Retirement accounts can be used for charitable giving. Find out how!
A qualified charitable distribution (QCD) is generally a nontaxable distribution made directly by the Custodian of your IRA to an organization eligible to receive tax deductible contributions. In order to do this, you must be at least 70 ½ when the distribution is made. Being 70 ½ will ensure that the QCD will count towards your required minimum distribution (RMD). If you are a retiree over the age 70 ½ who does not need the funds from an RMD this option may be something to consider to reduce your overall tax on your annual income.
The rules related to RMDs from an IRA were established with the enactment of the Employee Retirement Income Security Act (ERISA) of 1974. ERISA defined penalty-free distributions as going into effect the year a taxpayer turns age 70 ½. The specific rules as it relates to penalty-free distributions and RMDs has been changed several times since 1974 however the QCD became a permanent part of the tax code in 2015. Individuals who reach the age of 70 ½ can take the mandatory distributions and give the money to a charity thus making them excluded from the taxpayer’s adjusted gross income. The maximum annual exclusion for QCDs is $100,000. Any QCD in excess of the $100,000 limit is included in your income as any other distribution.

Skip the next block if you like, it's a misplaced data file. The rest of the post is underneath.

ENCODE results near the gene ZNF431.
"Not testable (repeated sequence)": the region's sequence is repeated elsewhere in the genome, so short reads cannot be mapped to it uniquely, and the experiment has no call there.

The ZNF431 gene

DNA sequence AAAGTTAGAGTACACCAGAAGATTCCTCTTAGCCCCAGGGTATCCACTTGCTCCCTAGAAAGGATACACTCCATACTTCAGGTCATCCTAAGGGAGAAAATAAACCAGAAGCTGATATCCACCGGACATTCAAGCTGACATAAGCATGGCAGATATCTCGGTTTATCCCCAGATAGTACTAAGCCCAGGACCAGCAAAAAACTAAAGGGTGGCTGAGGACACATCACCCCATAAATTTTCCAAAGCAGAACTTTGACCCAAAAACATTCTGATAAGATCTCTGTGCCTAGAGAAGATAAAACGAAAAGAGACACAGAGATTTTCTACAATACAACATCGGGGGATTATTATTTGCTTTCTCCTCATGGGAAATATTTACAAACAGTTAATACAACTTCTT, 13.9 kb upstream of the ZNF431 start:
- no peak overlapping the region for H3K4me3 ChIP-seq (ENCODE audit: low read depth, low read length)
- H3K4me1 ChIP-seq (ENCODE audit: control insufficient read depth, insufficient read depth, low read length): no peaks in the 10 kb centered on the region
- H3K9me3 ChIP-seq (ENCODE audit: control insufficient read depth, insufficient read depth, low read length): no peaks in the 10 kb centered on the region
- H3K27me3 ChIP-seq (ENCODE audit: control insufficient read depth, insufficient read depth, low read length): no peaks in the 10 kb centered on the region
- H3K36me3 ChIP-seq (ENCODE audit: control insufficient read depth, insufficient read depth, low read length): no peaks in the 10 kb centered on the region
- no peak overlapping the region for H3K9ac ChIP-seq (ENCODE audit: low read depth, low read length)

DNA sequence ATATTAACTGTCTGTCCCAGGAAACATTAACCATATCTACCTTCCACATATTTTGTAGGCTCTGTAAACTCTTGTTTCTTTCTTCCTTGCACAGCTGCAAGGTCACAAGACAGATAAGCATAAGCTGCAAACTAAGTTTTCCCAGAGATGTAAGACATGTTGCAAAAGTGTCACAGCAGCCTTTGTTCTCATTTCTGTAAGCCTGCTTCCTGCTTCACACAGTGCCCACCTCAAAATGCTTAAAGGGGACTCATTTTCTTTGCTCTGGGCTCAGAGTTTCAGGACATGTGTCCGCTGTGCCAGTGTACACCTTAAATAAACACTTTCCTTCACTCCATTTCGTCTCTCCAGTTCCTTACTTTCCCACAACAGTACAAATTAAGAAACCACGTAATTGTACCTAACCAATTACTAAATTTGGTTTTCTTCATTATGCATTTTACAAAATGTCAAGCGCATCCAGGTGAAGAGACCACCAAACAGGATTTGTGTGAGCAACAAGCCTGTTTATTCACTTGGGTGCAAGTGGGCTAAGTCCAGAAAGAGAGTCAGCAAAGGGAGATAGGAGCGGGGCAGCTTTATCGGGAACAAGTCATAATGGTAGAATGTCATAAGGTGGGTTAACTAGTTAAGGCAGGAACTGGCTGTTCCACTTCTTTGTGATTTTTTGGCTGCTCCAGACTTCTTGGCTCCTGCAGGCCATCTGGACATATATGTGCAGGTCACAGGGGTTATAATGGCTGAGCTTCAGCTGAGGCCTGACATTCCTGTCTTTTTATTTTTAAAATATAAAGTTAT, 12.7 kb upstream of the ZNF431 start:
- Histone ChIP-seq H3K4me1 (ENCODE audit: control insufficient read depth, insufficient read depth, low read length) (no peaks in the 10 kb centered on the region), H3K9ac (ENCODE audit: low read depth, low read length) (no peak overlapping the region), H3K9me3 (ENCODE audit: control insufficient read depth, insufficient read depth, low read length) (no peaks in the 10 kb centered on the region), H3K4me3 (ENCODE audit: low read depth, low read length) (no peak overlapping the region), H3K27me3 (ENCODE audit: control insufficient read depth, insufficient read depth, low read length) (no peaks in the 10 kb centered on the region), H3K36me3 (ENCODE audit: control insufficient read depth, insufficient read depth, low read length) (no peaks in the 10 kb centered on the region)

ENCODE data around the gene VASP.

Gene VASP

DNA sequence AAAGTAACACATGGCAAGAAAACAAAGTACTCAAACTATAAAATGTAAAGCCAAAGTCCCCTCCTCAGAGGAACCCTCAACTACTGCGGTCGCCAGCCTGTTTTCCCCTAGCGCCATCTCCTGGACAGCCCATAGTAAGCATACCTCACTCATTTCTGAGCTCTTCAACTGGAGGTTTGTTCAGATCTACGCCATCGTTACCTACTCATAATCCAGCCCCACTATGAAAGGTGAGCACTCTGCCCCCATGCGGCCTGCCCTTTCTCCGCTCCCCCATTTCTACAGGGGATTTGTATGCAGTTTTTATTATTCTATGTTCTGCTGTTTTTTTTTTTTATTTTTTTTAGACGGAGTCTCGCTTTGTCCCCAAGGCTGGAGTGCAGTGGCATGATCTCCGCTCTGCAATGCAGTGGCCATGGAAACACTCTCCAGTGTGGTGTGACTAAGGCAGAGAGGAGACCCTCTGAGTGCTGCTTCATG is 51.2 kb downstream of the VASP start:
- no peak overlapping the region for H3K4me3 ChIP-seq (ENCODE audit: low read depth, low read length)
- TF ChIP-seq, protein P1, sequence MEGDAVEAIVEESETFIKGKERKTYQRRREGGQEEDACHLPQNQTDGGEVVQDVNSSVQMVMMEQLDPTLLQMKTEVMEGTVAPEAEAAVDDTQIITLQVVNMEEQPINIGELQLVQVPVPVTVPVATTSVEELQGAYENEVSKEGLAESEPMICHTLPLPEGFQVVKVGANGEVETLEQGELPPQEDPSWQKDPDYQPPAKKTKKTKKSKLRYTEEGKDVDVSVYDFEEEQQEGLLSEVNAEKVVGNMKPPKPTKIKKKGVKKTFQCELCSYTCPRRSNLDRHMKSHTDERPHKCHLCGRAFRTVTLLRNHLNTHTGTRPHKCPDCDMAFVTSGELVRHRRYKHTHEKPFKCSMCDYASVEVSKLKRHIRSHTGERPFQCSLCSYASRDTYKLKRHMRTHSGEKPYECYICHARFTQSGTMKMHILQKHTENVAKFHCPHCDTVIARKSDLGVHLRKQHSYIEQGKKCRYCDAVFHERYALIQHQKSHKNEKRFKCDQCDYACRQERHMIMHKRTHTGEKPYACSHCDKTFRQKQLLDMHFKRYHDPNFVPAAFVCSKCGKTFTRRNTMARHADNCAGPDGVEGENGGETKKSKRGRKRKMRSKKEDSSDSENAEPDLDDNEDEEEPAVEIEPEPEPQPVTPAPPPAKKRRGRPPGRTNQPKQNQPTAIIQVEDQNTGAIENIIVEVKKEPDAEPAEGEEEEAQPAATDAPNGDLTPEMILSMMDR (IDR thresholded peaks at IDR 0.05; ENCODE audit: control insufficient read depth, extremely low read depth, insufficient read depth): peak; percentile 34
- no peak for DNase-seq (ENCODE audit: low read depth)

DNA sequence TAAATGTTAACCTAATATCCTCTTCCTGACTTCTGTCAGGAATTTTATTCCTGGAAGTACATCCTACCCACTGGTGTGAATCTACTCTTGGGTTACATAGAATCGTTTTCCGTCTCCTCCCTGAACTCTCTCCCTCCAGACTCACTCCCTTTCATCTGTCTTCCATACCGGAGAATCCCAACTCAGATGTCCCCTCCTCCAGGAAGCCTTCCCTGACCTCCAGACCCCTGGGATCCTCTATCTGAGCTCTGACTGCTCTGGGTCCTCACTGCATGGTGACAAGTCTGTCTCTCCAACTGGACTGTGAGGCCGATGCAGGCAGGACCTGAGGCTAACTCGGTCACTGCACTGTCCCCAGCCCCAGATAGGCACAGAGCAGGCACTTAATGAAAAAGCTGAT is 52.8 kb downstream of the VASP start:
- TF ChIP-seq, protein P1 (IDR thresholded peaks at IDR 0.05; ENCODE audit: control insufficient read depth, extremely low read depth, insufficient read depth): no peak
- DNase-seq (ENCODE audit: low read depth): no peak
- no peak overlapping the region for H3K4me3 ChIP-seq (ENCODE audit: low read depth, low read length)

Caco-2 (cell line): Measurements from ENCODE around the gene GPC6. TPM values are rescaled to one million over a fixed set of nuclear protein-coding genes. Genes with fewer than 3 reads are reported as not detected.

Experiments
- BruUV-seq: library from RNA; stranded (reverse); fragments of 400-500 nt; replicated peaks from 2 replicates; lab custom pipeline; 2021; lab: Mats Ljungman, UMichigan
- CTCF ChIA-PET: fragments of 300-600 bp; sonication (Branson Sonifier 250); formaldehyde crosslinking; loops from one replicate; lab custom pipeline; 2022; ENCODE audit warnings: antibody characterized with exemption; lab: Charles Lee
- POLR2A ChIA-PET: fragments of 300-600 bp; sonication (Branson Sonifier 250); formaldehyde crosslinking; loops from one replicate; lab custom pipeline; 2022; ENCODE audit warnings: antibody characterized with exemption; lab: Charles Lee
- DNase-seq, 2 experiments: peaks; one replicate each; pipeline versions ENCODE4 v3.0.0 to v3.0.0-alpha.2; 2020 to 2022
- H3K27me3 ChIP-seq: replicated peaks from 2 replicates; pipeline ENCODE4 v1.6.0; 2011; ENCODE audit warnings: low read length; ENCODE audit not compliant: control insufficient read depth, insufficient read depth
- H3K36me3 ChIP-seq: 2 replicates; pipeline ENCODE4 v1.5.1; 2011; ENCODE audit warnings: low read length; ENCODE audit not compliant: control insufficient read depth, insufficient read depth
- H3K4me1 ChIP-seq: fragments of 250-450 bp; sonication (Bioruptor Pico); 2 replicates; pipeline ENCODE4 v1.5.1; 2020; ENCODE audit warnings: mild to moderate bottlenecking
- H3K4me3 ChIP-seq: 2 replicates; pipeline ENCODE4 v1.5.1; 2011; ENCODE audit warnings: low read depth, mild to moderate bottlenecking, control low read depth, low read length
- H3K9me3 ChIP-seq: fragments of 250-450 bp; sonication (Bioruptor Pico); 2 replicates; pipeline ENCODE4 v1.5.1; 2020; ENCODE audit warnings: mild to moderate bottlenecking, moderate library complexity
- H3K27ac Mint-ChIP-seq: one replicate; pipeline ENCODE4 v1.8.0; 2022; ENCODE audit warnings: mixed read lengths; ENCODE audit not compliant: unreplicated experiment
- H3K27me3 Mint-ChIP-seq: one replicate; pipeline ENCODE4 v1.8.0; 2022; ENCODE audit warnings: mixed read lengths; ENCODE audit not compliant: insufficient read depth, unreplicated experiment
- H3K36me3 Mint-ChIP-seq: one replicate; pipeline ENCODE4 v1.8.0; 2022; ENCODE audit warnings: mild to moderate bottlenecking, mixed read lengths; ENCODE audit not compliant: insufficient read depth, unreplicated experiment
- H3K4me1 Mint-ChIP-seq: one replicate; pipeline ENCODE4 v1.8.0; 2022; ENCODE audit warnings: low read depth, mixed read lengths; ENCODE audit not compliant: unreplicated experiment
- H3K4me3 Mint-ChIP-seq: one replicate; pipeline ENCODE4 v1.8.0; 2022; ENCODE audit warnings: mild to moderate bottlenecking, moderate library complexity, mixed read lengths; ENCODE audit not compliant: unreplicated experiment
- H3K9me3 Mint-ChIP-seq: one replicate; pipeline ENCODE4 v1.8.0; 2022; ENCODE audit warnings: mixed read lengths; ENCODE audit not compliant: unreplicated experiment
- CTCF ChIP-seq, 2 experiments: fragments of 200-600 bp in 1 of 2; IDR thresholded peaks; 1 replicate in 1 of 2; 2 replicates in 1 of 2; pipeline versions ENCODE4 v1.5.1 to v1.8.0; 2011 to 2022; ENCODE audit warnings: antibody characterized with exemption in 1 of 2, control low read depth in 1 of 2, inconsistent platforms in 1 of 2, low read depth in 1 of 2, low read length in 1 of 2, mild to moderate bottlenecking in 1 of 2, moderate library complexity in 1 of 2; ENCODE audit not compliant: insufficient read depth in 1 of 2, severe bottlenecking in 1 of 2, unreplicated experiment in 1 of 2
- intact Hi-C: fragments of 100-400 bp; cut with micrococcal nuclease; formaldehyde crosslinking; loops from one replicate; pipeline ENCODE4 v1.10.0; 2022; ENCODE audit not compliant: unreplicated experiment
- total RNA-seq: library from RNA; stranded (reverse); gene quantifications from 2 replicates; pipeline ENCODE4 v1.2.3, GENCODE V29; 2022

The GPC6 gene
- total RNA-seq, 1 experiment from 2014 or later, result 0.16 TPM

The RMD must go to a qualified 501 (c)3 organization. Funds cannot be transferred to a Donor Advised Fund or a broker-sponsored charitable gift fund. The RMD must go directly from the IRA Custodian to the charity for it to qualify. You cannot take the distribution personally and then write a check to the charity. If you do – then you will be taxed on the distribution.
You must also have the same type of acknowledgement of your contribution that you would need to claim a deduction for charitable contribution. You want to have enough time to allow your Custodian to make the transfer and to confirm its receipt before December 31st.
Your spouse can also have a QCD and exclude up to $100,000. The amount of the QCD is limited to the amount of the distribution that would otherwise be included in income. If your IRA includes nondeductible contributions the distribution is first considered to be paid out of otherwise taxable income.
Only distributions from an individual IRA are eligible for QCDs – not from a SEP or SIMPLE IRA if they are still active and receiving ongoing employer contributions nor from any type of employer retirement plan. A QCD is permitted from a Roth IRA as well, though distributions over 59 ½ from a Roth IRA are already tax-free and therefore QCD rules wouldn’t be relevant. One important stipulation of using a QCD to satisfy an RMD obligation is that an RMD is presumed to be satisfied by the first distribution that comes out of the IRA for the year. And because IRS code does not permit an RMD from being rolled back over into an IRA, once an RMD occurs, it is irrevocably distributed and taxable.
While there are clear tax benefits to doing a QCD from an IRA, in some situations it can be even more advantageous to take an RMD and offset the income by donating appreciated securities instead. In this scenario there is a charitable tax deduction and permanently avoids the capital gains taxes.
Now is a good time to start thinking about using your RMD as a QCD to lower your AGI in 2017! Be sure to reach out to your CPA or a tax specialist to discuss your options!